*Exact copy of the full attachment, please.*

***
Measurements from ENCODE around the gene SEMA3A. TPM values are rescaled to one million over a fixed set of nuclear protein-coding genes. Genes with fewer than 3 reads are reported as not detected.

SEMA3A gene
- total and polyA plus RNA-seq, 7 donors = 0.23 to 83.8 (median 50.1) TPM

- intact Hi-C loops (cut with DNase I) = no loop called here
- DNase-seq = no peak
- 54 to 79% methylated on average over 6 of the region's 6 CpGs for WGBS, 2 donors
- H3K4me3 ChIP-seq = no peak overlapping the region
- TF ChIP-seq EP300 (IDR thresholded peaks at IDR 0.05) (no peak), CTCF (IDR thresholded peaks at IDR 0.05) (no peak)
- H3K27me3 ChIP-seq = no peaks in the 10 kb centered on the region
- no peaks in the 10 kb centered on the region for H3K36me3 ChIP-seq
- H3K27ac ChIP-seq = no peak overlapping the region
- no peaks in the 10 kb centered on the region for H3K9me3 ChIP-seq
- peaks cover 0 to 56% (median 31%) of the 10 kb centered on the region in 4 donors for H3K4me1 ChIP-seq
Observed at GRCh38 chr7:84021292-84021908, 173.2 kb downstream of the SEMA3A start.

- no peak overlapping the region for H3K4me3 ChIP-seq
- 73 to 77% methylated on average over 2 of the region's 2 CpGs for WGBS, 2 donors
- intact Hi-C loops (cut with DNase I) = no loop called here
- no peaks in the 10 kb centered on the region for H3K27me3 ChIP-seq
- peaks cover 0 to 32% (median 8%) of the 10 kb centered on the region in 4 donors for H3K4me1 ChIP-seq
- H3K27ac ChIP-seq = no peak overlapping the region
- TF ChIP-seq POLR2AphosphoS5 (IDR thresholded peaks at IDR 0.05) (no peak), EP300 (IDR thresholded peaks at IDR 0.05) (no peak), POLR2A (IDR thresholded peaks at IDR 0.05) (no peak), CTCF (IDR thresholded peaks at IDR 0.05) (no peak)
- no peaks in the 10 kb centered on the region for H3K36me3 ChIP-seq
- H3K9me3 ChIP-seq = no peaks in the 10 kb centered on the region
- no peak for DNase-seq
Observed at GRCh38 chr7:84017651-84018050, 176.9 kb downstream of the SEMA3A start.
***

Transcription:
Measurements from ENCODE around the gene SEMA3A. TPM values are rescaled to one million over a fixed set of nuclear protein-coding genes. Genes with fewer than 3 reads are reported as not detected.

SEMA3A gene
- total and polyA plus RNA-seq, 7 donors = 0.23 to 83.8 (median 50.1) TPM

- intact Hi-C loops (cut with DNase I) = no loop called here
- DNase-seq = no peak
- 54 to 79% methylated on average over 6 of the region's 6 CpGs for WGBS, 2 donors
- H3K4me3 ChIP-seq = no peak overlapping the region
- TF ChIP-seq EP300 (IDR thresholded peaks at IDR 0.05) (no peak), CTCF (IDR thresholded peaks at IDR 0.05) (no peak)
- H3K27me3 ChIP-seq = no peaks in the 10 kb centered on the region
- no peaks in the 10 kb centered on the region for H3K36me3 ChIP-seq
- H3K27ac ChIP-seq = no peak overlapping the region
- no peaks in the 10 kb centered on the region for H3K9me3 ChIP-seq
- peaks cover 0 to 56% (median 31%) of the 10 kb centered on the region in 4 donors for H3K4me1 ChIP-seq
Observed at GRCh38 chr7:84021292-84021908, 173.2 kb downstream of the SEMA3A start.

- no peak overlapping the region for H3K4me3 ChIP-seq
- 73 to 77% methylated on average over 2 of the region's 2 CpGs for WGBS, 2 donors
- intact Hi-C loops (cut with DNase I) = no loop called here
- no peaks in the 10 kb centered on the region for H3K27me3 ChIP-seq
- peaks cover 0 to 32% (median 8%) of the 10 kb centered on the region in 4 donors for H3K4me1 ChIP-seq
- H3K27ac ChIP-seq = no peak overlapping the region
- TF ChIP-seq POLR2AphosphoS5 (IDR thresholded peaks at IDR 0.05) (no peak), EP300 (IDR thresholded peaks at IDR 0.05) (no peak), POLR2A (IDR thresholded peaks at IDR 0.05) (no peak), CTCF (IDR thresholded peaks at IDR 0.05) (no peak)
- no peaks in the 10 kb centered on the region for H3K36me3 ChIP-seq
- H3K9me3 ChIP-seq = no peaks in the 10 kb centered on the region
- no peak for DNase-seq
Observed at GRCh38 chr7:84017651-84018050, 176.9 kb downstream of the SEMA3A start.